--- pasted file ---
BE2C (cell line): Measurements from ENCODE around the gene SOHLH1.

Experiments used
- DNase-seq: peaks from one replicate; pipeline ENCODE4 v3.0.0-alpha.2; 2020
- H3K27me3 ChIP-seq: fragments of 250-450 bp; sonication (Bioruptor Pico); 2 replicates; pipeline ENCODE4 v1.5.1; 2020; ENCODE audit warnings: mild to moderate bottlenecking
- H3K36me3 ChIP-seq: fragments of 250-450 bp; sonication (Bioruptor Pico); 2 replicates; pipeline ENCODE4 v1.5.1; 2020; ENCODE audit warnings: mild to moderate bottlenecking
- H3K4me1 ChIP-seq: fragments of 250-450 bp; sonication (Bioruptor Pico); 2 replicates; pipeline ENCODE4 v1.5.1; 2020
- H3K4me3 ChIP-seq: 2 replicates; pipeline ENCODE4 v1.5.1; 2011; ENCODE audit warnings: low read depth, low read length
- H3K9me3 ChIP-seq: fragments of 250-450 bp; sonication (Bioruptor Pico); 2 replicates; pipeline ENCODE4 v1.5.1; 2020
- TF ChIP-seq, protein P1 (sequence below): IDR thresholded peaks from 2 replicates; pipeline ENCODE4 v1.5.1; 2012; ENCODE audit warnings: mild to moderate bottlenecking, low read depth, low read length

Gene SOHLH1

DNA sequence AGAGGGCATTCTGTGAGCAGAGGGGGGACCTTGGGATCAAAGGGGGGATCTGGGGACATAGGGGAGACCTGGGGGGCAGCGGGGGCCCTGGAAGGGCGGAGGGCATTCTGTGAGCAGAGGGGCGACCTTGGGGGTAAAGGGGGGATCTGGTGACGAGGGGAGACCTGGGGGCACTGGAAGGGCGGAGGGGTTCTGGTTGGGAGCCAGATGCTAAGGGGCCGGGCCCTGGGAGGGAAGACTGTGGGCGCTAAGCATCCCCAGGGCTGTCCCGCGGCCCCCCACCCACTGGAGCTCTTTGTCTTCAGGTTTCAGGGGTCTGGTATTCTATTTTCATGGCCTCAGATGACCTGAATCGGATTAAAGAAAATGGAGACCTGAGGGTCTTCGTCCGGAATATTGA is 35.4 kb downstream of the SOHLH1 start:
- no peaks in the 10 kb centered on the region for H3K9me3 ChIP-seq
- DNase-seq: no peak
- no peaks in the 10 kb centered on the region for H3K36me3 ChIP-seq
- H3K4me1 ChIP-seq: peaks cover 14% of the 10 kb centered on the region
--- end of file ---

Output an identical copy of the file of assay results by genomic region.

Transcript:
BE2C (cell line): Measurements from ENCODE around the gene SOHLH1.

Experiments used
- DNase-seq: peaks from one replicate; pipeline ENCODE4 v3.0.0-alpha.2; 2020
- H3K27me3 ChIP-seq: fragments of 250-450 bp; sonication (Bioruptor Pico); 2 replicates; pipeline ENCODE4 v1.5.1; 2020; ENCODE audit warnings: mild to moderate bottlenecking
- H3K36me3 ChIP-seq: fragments of 250-450 bp; sonication (Bioruptor Pico); 2 replicates; pipeline ENCODE4 v1.5.1; 2020; ENCODE audit warnings: mild to moderate bottlenecking
- H3K4me1 ChIP-seq: fragments of 250-450 bp; sonication (Bioruptor Pico); 2 replicates; pipeline ENCODE4 v1.5.1; 2020
- H3K4me3 ChIP-seq: 2 replicates; pipeline ENCODE4 v1.5.1; 2011; ENCODE audit warnings: low read depth, low read length
- H3K9me3 ChIP-seq: fragments of 250-450 bp; sonication (Bioruptor Pico); 2 replicates; pipeline ENCODE4 v1.5.1; 2020
- TF ChIP-seq, protein P1 (sequence below): IDR thresholded peaks from 2 replicates; pipeline ENCODE4 v1.5.1; 2012; ENCODE audit warnings: mild to moderate bottlenecking, low read depth, low read length

Gene SOHLH1

DNA sequence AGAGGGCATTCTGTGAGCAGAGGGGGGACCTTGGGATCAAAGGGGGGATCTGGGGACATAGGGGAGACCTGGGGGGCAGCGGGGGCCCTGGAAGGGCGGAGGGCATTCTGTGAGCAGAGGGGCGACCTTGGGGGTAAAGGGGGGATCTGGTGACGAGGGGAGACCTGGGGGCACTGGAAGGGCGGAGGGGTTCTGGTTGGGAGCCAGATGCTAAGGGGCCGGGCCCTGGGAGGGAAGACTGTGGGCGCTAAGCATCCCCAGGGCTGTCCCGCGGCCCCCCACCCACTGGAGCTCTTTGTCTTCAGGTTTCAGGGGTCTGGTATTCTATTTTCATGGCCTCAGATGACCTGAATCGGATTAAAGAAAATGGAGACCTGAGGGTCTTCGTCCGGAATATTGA is 35.4 kb downstream of the SOHLH1 start:
- no peaks in the 10 kb centered on the region for H3K9me3 ChIP-seq
- DNase-seq: no peak
- no peaks in the 10 kb centered on the region for H3K36me3 ChIP-seq
- H3K4me1 ChIP-seq: peaks cover 14% of the 10 kb centered on the region